Many environmental and occupational chemicals are known to affect the central and/or peripheral nervous system, causing changes that may result in neurological and psychiatric disorders. Because of the limited accessibility of the mammalian nervous tissue, new strategies are being developed to identify biochemical parameters of neuronal cell function, which can be measured in easily obtained tissues, such as blood cells, as potential markers of the chemically-induced alterations occurring in the nervous system. This review includes a comparative analysis of the effects of mercurials on calcium signalling in the neuroadrenergic PC12 cells and rat splenic T lymphocytes in an attempt to characterize this second messenger system as a potential indicator of subclinical toxicity. The suitability of neurotransmitter receptors in blood cells, such as the sigma binding sites, as biological markers of psychiatric disorders is also discussed.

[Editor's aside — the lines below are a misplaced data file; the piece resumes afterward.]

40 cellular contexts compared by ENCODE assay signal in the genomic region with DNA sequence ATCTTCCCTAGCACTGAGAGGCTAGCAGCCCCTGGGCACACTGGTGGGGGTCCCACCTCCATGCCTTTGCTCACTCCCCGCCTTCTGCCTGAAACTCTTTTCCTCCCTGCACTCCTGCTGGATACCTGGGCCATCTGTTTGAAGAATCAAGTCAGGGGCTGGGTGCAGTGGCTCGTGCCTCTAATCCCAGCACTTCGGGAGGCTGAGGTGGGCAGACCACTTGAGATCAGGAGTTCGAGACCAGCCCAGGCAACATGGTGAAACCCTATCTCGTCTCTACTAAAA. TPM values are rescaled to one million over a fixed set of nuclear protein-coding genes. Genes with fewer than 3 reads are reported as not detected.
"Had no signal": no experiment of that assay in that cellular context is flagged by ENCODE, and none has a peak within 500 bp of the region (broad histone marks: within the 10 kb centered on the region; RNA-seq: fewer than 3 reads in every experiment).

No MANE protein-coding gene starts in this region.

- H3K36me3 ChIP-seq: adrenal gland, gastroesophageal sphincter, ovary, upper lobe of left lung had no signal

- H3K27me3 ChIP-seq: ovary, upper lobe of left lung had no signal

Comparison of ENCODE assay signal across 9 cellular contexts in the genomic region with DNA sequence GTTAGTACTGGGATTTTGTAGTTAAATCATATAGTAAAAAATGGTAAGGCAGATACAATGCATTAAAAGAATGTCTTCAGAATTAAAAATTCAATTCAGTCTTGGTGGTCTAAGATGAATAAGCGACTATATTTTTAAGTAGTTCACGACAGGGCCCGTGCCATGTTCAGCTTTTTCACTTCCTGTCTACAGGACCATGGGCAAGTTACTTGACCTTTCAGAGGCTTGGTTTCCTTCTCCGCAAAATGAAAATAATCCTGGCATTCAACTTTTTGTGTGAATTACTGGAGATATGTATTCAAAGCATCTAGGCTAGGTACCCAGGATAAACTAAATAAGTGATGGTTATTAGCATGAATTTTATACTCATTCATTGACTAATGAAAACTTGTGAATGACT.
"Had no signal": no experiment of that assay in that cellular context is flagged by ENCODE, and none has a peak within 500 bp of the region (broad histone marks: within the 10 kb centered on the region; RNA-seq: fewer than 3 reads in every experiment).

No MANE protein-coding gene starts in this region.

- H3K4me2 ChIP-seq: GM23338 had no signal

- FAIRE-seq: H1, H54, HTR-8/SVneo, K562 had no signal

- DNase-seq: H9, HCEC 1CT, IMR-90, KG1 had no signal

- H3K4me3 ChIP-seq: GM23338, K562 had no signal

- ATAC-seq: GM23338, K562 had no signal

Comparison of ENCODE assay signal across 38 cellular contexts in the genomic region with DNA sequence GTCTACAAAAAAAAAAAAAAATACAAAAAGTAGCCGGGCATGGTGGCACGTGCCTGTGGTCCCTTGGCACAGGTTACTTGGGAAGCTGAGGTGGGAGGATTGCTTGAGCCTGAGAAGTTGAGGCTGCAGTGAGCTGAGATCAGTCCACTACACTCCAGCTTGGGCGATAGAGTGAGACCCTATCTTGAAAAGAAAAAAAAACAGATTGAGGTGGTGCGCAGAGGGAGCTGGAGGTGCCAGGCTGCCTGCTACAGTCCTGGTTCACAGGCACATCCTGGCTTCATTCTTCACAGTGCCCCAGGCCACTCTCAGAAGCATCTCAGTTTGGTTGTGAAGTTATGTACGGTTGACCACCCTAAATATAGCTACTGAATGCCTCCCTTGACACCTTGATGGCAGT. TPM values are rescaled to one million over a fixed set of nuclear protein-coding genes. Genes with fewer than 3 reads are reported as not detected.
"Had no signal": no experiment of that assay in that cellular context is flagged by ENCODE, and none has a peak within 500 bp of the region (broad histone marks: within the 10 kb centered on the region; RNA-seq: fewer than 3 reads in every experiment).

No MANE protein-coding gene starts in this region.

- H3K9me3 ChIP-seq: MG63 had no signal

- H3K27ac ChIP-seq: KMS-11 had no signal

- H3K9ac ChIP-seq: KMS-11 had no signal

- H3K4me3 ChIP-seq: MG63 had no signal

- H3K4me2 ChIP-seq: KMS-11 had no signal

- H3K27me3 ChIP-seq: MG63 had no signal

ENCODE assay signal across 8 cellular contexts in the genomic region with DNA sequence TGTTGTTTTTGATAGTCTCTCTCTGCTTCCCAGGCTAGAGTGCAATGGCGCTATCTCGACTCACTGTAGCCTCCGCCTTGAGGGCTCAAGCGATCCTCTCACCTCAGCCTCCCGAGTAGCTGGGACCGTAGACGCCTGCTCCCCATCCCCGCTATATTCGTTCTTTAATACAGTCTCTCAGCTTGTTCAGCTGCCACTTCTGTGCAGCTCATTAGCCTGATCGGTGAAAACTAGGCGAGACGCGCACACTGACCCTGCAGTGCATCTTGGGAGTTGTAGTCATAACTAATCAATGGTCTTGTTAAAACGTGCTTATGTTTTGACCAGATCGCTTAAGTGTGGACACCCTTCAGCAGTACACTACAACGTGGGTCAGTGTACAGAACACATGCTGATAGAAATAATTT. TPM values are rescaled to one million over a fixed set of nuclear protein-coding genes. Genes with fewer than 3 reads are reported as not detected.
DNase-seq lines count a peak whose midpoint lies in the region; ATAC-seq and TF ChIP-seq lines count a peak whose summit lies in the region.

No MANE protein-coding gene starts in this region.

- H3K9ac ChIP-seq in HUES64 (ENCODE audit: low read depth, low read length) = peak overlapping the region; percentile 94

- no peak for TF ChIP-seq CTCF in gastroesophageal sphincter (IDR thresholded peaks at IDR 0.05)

Biomarkers in environmental medicine: alterations of cell signalling as early indicators of neurotoxicity / Castoldi, A. F; Coccini, T; Rossi, A; Nicotera, P; Costa, L. G; Tan, X. X; Manzo, L.. - In: FUNCTIONAL NEUROLOGY. - ISSN 0393-5264. - 9:2(1994), p. 101-9.
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